Avoid the Post-Holiday Slump: How to Increase Q1 Sales Revenue

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Melissa Zehner, Lendio

After the twinkle and bustle of the holiday season, first-quarter sales can be notoriously lackluster. It seems like customer traffic stops as soon as the Christmas music does.

The eggnog may not be flowing, but you can use a few smart moves to maintain your cash flow and kick off 2019 with strong sales revenue.

 

Pause and plan

Instead of twiddling your thumbs and waiting out the first-quarter slump, use the downtime to get your business in better shape. The most successful small business owners use sales plans and financial forecasts to analyze trends and make adjustments to keep a steady stream of revenue coming in.

Take some time to assess last year’s performance and identify areas of opportunity.

  • How do you plan to increase sales this year?
  • Can you cut costs to maximize your revenue even more?
  • How do your prices compare to your competitors’ prices?
  • Are you seeing lots of abandoned shopping carts in your online store?
  • Is your point-of-sale software up to snuff?

Executing on a few short-term goals can help you see quick wins during the first quarter and set you up for even more success throughout the year.

 

Maintain the holiday momentum

The party doesn’t have to stop in January. They may not garner the same gusto that Christmas does, but there are plenty of holidays in the first quarter of the year: Groundhog Day, Valentine’s Day, Lunar New Year, Presidents Day, and Saint Patrick’s Day. And although Super Bowl Sunday isn’t an official holiday, many Americans celebrate it the same way.

Encourage your customers to shop by creating buzz around these holidays. Offer some “sweet deals” for Valentine’s Day or a series of lucky raffles for Saint Patrick’s Day shoppers.

And have a little fun with Lunar New Year if you sell food items. 2019 is the Year of the Pig, so you could discount your pork products and share recipes for traditional Chinese dishes like pork dumplings or barbeque pork belly.

You can also use holiday themes as a clever way to offload all that extra inventory you have sitting around. The red gloves that made the perfect Christmas gift could easily be rebranded as a Valentine’s surprise.

 

Optimize the return experience

‘Tis the season for returns. The National Retail Federation (NRF) revealed almost two-thirds of holiday shoppers made at least one return in the 2017 season. Having a plan for how you’ll handle returns could put that money back in your pocket.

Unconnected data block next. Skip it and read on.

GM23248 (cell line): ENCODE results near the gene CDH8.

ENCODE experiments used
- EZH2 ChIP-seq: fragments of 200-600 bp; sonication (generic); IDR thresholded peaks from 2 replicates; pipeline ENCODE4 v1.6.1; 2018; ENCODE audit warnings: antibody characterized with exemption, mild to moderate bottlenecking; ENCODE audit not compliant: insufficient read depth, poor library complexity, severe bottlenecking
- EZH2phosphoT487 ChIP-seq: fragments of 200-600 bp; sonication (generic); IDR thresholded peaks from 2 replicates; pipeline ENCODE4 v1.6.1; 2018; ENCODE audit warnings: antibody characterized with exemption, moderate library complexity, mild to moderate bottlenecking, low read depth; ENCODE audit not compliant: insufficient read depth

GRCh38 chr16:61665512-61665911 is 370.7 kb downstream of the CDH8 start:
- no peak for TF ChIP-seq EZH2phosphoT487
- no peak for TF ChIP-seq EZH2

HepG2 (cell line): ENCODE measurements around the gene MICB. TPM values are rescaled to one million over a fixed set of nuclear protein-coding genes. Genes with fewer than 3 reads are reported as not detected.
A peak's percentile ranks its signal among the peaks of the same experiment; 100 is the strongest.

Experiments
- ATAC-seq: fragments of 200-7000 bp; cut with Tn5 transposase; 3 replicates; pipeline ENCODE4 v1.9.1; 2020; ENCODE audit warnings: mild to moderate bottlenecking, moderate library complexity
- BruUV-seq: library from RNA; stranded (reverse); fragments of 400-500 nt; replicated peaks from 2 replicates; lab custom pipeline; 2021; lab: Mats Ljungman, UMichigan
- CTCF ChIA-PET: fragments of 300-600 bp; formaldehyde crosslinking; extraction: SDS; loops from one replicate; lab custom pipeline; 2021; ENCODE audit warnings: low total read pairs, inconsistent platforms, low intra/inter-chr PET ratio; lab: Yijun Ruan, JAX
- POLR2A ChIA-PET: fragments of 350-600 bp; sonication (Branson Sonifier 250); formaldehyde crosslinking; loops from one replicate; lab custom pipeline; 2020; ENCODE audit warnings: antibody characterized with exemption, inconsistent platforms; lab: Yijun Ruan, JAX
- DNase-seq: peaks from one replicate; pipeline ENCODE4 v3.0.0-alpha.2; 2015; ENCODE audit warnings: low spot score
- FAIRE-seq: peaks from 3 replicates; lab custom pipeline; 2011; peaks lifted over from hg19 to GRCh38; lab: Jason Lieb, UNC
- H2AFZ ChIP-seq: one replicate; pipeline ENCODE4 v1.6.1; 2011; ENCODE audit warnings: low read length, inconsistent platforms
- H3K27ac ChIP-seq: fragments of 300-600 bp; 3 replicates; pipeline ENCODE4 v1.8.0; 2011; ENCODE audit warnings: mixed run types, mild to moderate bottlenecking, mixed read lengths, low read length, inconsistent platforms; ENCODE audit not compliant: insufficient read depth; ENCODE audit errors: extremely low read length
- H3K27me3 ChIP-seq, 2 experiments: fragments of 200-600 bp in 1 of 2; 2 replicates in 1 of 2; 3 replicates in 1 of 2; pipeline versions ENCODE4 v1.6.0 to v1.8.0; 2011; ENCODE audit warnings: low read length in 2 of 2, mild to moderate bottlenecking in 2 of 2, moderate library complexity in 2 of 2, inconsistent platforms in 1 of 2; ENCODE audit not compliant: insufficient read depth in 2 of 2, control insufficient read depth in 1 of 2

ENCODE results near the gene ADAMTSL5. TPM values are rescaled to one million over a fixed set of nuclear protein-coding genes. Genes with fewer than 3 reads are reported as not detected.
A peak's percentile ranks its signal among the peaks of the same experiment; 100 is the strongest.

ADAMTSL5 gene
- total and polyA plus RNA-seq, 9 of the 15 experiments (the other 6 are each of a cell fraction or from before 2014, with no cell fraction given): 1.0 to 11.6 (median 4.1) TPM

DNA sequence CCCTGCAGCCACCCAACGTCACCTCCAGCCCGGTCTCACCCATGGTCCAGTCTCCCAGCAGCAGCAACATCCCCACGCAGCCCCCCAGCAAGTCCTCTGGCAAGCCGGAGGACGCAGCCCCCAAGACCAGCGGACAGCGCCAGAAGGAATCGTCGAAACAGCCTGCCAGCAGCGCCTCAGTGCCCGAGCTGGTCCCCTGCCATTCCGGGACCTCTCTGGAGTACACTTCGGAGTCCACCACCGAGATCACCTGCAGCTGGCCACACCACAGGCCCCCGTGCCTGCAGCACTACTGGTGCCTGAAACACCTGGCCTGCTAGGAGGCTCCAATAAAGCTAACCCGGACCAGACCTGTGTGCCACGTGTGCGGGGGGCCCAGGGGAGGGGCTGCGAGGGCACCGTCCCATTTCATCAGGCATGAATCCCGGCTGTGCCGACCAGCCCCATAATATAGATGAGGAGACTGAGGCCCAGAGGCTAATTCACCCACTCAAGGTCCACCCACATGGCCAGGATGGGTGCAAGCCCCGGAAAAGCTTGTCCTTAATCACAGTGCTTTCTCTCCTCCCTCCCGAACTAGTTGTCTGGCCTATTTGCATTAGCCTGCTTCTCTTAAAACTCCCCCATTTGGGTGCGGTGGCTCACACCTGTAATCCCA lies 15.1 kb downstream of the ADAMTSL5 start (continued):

For starters, remember that returns don’t have to be a negative experience for you or the customer. If you process each return with empathy and efficiency, you’re more likely to retain that customer and, hence, your chance at future sales. On the other hand, the same 2017 NRF study found that 64 percent of customers who “experience friction in the return process” say they would hesitate to shop with that retailer in the future.

If you sell products online, add a free shipping policy for returns. According to the NRF study, 57 percent of shoppers who back out of a purchase do so because return shipping isn’t free. Just this one simple change could result in an overall lift in your sales revenue.

And don’t forget about the option to exchange. If an item is being returned because of an issue that’s easy for you to resolve (such as fit, color, or another personal preference), ask your customer if he or she would like to exchange it for another item.

 

Start the year with a bang

New year, new you. If you’ve been planning to add a new product or service, schedule the launch for the first quarter. Voila! You now have a brand-new reason to reach out to your customer base — and court a few new customers too. Raise interest by offering pre-orders, introductory discounts, or demos. You might try bundling your new product or service with one or two of your most popular sellers to really boost sales revenue.

The first quarter is also an excellent time to launch a new promotion. Bonus points if you can tie the promotion into gift card redemption, as customers using gift cards spend, on average, $38 over the gift card amount.

Remember that your customers are also feeling a sense of newness as they embark on 2019 with a list of resolutions. Align your strategy with their mindset and highlight any products you have that are related to goal-setting, fitness and nutrition, or getting organized.

This could also be an excellent time of year to make small upgrades to your store, whether it’s a brick-and-mortar or a website. A fresh look and better user experience could encourage would-be buyers to linger a little longer on your website, while new fixtures or a colorful coat of paint could have the same effect in-store.

 


Melissa Zehner is a writer and editor who specializes in finding and telling the most compelling stories about American small businesses, from grassroots movements to game-changing tech to government policy. She’s written for more than 40 small businesses and currently serves as the editor of Lendio News. When she’s not playing wordsmith, you can find her reading, cooking, or hiking with her dog Spencer.

1 Comment

  1. Marila Marrero says:

    Very informative article.

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